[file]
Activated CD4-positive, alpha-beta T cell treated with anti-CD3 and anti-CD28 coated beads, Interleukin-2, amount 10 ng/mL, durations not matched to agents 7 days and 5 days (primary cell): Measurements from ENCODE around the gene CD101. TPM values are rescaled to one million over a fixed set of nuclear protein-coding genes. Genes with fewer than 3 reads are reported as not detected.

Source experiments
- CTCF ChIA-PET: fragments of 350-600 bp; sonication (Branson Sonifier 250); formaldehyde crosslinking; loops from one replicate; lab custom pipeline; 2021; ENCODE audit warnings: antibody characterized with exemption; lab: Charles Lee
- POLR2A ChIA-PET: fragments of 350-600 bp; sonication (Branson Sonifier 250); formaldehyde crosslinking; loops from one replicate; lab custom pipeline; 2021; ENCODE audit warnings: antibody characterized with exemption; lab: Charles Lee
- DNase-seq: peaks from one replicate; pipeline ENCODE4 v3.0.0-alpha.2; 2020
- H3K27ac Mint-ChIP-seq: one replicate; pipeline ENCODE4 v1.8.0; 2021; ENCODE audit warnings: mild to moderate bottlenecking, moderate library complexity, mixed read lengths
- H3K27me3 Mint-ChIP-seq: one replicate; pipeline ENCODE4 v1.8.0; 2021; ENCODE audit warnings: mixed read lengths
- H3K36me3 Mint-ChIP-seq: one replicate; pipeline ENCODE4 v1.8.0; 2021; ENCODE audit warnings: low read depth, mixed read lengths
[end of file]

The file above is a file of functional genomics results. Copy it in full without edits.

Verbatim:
Activated CD4-positive, alpha-beta T cell treated with anti-CD3 and anti-CD28 coated beads, Interleukin-2, amount 10 ng/mL, durations not matched to agents 7 days and 5 days (primary cell): Measurements from ENCODE around the gene CD101. TPM values are rescaled to one million over a fixed set of nuclear protein-coding genes. Genes with fewer than 3 reads are reported as not detected.

Source experiments
- CTCF ChIA-PET: fragments of 350-600 bp; sonication (Branson Sonifier 250); formaldehyde crosslinking; loops from one replicate; lab custom pipeline; 2021; ENCODE audit warnings: antibody characterized with exemption; lab: Charles Lee
- POLR2A ChIA-PET: fragments of 350-600 bp; sonication (Branson Sonifier 250); formaldehyde crosslinking; loops from one replicate; lab custom pipeline; 2021; ENCODE audit warnings: antibody characterized with exemption; lab: Charles Lee
- DNase-seq: peaks from one replicate; pipeline ENCODE4 v3.0.0-alpha.2; 2020
- H3K27ac Mint-ChIP-seq: one replicate; pipeline ENCODE4 v1.8.0; 2021; ENCODE audit warnings: mild to moderate bottlenecking, moderate library complexity, mixed read lengths
- H3K27me3 Mint-ChIP-seq: one replicate; pipeline ENCODE4 v1.8.0; 2021; ENCODE audit warnings: mixed read lengths
- H3K36me3 Mint-ChIP-seq: one replicate; pipeline ENCODE4 v1.8.0; 2021; ENCODE audit warnings: low read depth, mixed read lengths